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Why nominate a teacher for a 20 Under 2 Novice Teaching Award?

New teachers face tremendous challenges when they step foot into Oklahoma classrooms for the first time. This year, as the pandemic wears on, novice teachers have been forced to wrestle with sickness and uncertainty in ways no teacher ever has.

While we know that an award cannot combat the enormous obstacles that teachers face day in and day out, our experience as coaches have taught us that a little recognition can go a long way.

At TLI, we begin every coaching conversation with praise— telling teachers what they did well over the past week. While we know that praise helps boost self-confidence and self-esteem, we also know that praise is as useful as critical feedback in helping professionals grow. Teachers need to understand what they do well, so they can continue to utilize and grow those skills in the classroom.

This is one of the reasons why we created the 20 Under 2 Novice Teaching Awards. Nominating a teacher in their first or second year in an Oklahoma classroom is one way to give new teachers the recognition and praise they deserve.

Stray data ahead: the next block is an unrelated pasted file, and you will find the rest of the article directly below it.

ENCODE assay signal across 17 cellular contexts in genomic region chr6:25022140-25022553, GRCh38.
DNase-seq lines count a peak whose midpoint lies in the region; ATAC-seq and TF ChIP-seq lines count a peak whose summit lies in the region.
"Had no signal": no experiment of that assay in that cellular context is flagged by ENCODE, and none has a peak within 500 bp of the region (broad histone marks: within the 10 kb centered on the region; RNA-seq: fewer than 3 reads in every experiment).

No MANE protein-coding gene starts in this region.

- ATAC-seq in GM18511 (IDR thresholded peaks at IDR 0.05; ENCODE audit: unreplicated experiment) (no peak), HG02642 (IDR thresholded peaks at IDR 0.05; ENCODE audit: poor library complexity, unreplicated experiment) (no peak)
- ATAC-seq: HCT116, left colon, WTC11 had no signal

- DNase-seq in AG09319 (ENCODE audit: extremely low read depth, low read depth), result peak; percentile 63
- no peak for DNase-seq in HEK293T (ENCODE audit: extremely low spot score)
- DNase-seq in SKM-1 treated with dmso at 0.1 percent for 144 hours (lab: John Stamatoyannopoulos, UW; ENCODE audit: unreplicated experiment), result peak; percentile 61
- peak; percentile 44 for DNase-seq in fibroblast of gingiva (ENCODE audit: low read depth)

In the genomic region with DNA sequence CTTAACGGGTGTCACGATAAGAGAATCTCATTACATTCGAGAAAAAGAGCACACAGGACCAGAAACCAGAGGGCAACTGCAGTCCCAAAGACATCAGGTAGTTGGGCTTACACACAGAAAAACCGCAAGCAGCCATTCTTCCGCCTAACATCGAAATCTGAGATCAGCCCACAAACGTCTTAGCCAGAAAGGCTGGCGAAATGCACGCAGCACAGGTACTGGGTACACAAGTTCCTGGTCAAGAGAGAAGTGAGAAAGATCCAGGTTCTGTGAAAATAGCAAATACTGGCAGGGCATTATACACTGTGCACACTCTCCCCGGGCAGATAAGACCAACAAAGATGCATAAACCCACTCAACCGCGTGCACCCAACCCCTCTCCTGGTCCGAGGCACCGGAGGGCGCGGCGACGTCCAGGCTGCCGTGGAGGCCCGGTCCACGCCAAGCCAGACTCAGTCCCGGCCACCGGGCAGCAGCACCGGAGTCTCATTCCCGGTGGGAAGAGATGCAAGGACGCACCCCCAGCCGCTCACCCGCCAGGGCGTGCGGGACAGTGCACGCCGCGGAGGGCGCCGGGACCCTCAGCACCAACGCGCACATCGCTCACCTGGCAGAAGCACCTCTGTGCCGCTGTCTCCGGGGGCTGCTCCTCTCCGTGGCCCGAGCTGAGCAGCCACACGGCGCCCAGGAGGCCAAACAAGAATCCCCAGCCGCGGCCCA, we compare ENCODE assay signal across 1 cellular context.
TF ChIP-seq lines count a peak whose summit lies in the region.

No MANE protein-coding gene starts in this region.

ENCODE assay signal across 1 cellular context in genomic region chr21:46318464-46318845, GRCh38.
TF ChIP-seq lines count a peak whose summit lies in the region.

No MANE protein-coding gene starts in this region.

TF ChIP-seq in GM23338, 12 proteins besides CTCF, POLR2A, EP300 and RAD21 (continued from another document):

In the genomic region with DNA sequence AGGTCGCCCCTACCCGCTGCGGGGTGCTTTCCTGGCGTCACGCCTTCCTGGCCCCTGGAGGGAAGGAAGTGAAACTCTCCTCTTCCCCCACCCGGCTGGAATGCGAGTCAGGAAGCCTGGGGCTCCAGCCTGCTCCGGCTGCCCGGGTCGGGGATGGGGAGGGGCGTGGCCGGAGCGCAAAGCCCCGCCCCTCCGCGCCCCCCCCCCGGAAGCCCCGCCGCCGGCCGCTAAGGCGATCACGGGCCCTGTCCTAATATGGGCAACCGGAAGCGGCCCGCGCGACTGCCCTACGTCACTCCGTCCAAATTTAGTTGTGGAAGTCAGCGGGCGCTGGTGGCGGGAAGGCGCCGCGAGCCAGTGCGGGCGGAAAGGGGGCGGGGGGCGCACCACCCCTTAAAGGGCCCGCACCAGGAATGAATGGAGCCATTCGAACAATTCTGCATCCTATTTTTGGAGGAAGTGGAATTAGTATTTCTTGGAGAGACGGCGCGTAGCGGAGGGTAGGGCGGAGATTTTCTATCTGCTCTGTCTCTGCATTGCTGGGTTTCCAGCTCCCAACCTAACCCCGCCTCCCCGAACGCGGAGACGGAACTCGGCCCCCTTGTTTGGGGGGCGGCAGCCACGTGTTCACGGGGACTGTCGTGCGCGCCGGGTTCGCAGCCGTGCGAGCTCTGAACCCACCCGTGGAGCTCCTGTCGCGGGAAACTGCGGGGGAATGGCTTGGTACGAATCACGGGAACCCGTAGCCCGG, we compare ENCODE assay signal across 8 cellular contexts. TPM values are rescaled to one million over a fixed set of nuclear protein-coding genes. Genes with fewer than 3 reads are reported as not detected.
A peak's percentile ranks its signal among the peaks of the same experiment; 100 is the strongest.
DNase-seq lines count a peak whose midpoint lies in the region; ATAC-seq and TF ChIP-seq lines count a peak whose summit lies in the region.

We urge you to take 5 minutes (yes! 5 minutes!) and nominate a new teacher for the 2022 20 Under 2 Awards today! 

Your nomination will brighten a new teacher’s day, and remind them why they should stay in the classroom. We need our great teachers in Oklahoma!

Nominations are open until Sunday, 2/20.  See nomination requirements here and click here to nominate today! 






World Read Aloud Day

For the past 13 years, World Read Aloud Day has called attention to the importance of sharing stories by challenging participants to grab a book, find an audience, and read-aloud! The global effort, created by the non-profit LitWorld and sponsored by Scholastic, is celebrated annually in over 173 countries and is all about bringing people together through the shared connection of reading aloud in all of our communities.

In celebration of World Read Aloud day, we asked our Chief of Staff, Marissa King, about her recent reads, favorite memories, and suggestions for where to get the latest titles in celebration of #WRAD!

Q: What role does reading play in your daily life?

A: I’m a total sucker for a bookstore (Hi, Magic City Books and Fulton Street!). There’s just nothing else like it. I typically read about 40 books a year– a mix between audio and print. And obviously I read hundreds of books to my 3-year-old. He strongly prefers a full hour of reading every morning—more if he can get it- and it’s always what I’m doing while I drink that first cup of coffee. I get a strange amount of pleasure out of recommending books to people when I know what they’re interested in reading. I used to make suggested summer reading lists for former students and friends every year. And I love it when people tell me what they’re reading!